9. Around here (Arlington, Virginia, USA) we have dog parks. The dog owners not only want their dogs to run free in the park, but they are so enchanted at the thought of an "off-leash" area that many just walk their doggie down to the park unleashed. "He's under voice control!" they assure me gaily as the &*(^%&# dog tries to bound up into my fricking face. I can't use our best local running trail any more because I never know what mutant Rottweiler is going to come hurtling out of the underbrush. I have learned to hate dogs and to hate their owners more, with a cold, stony, four-cornered hatred, because of these parks. Hold the line as long as you can. I recommend barbed wire.

  10. The dogs that I saw when visiting the park were very well behaved. I did not even heard a bark coming to think of it. I guess Percy-Walters won't need barbed wire.
    But then, of course, this is boring Canada.
    They say dogs adopt their master's character so it must reflect something down your way. I hate to say so but, in some areas of the US, when traveling, I am much more afraid of gun toting masters than of their dogs even Rttweilers or Pitbulls.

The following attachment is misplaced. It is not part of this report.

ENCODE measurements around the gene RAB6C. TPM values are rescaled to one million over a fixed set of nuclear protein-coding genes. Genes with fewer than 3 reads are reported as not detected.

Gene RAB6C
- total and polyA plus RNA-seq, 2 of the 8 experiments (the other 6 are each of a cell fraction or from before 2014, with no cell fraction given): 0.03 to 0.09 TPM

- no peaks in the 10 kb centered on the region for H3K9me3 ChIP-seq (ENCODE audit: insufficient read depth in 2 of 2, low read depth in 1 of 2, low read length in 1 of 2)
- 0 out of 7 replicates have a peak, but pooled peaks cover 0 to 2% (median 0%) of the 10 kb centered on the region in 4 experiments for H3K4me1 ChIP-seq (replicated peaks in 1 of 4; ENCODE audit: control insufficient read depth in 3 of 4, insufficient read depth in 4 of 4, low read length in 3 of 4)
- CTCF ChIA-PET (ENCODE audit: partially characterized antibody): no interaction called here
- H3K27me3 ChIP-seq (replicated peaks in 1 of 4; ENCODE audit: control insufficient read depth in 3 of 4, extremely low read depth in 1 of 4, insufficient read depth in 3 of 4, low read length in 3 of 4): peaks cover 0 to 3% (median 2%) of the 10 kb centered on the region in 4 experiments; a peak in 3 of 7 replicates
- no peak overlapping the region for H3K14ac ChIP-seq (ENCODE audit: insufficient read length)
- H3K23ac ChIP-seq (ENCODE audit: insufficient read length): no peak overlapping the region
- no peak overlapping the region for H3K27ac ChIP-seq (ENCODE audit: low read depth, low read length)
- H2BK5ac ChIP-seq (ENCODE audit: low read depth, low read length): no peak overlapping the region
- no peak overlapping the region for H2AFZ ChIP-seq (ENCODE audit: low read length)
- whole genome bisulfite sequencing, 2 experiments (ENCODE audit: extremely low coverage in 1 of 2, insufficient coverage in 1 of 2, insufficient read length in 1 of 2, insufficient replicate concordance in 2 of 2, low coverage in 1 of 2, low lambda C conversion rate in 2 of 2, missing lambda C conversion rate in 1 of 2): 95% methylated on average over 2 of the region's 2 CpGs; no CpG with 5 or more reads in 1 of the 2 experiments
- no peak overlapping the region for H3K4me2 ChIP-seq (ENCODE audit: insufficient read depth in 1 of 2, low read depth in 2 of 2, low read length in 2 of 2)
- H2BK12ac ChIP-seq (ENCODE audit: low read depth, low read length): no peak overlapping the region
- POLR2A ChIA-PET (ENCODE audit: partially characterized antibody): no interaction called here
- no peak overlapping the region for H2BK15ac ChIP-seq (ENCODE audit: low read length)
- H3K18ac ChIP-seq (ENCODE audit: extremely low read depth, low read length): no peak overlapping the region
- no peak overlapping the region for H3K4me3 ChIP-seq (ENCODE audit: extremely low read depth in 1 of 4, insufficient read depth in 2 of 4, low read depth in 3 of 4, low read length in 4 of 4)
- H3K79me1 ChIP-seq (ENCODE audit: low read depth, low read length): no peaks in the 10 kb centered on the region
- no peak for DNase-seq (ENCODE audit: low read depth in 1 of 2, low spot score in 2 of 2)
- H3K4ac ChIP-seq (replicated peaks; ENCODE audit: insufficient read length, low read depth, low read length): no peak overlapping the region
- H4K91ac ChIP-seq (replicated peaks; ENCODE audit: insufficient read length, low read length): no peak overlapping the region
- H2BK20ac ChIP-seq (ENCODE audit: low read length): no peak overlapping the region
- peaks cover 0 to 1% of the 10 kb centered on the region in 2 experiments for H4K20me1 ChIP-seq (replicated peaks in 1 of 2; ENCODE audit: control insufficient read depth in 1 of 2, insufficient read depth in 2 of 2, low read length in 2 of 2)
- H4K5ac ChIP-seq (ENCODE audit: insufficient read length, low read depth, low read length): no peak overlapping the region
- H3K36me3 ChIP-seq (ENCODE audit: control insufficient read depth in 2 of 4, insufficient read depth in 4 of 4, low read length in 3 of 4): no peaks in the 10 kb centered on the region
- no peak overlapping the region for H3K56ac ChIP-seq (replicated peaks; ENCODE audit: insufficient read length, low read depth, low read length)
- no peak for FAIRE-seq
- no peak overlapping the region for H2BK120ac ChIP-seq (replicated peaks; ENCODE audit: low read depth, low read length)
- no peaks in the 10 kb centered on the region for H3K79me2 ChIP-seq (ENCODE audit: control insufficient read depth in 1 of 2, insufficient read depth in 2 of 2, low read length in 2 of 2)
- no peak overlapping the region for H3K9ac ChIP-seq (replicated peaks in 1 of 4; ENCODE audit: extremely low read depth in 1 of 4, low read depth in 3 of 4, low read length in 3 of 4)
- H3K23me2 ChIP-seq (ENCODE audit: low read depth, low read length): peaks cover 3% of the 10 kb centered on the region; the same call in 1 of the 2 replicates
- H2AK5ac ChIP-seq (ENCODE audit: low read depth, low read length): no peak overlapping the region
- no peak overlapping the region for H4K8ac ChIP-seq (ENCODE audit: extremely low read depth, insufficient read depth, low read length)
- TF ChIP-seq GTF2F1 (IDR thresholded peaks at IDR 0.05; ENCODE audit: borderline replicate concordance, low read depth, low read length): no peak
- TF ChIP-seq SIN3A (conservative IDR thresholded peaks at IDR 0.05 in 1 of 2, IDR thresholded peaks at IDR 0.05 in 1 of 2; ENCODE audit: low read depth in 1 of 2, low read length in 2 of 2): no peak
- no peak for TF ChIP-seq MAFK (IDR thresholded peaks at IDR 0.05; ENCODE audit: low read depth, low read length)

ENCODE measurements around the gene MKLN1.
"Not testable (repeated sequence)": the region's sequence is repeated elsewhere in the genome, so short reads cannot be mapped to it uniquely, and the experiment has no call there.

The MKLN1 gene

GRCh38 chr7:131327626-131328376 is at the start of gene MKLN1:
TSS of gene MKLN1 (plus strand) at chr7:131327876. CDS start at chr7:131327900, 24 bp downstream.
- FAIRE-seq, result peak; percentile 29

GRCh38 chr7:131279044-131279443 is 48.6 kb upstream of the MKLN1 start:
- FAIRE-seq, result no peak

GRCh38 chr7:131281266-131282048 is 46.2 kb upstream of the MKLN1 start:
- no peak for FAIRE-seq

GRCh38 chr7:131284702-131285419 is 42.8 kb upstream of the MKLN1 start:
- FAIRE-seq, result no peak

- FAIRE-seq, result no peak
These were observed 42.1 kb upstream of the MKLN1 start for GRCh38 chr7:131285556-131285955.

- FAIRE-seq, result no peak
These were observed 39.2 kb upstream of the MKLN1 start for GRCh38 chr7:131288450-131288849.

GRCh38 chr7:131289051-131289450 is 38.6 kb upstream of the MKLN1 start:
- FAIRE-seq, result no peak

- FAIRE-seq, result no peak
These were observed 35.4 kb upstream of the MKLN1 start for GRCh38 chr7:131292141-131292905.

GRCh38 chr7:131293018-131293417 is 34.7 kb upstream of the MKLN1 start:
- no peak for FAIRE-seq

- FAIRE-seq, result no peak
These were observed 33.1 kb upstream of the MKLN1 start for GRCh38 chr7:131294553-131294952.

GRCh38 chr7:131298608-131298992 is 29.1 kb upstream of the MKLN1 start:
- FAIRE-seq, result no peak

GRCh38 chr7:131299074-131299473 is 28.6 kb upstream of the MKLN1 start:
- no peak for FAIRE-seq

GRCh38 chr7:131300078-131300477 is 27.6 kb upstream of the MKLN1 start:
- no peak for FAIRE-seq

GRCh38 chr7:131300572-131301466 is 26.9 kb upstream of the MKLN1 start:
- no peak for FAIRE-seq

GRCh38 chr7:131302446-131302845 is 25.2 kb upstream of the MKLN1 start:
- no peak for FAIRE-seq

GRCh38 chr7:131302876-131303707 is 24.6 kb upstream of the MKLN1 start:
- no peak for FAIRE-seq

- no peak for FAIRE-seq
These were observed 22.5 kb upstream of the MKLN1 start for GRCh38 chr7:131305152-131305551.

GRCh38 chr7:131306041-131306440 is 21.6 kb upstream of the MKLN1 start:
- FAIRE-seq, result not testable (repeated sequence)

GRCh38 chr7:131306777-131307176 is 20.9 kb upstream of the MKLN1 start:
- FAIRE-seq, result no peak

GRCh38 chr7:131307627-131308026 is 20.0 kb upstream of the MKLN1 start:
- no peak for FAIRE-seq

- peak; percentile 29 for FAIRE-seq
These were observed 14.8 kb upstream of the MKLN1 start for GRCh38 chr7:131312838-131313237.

11. We don't have as many people in this country packing heat as you might think. My British ex-fiance had the same misgivings. Inner cities and, perhaps, Texas would be places to avoid on those grounds. :)

    Arlington is a very "liberal" and gun-averse county, but I think people use the dogs for the same sense of personal power. And yes, our area is loaded with self-important people, feeling that they live in the World Center Of Power and can't be asked to do footling things like stop for red lights or leash their dogs.

  12. Living in or around Washington DC, I guess, can be a bit trying. All those people enjoying "immunity" plying your neighbourhood can create awkward situations. Yet that divine right to bear arms that was reaffirmed by your Supreme Court does bug me a lot.
    Lots of U.S. tourists are flabbergasted when their guns are seized at our border before they are allowed in. They just don't understand that Canada is not, yet, a U.S state.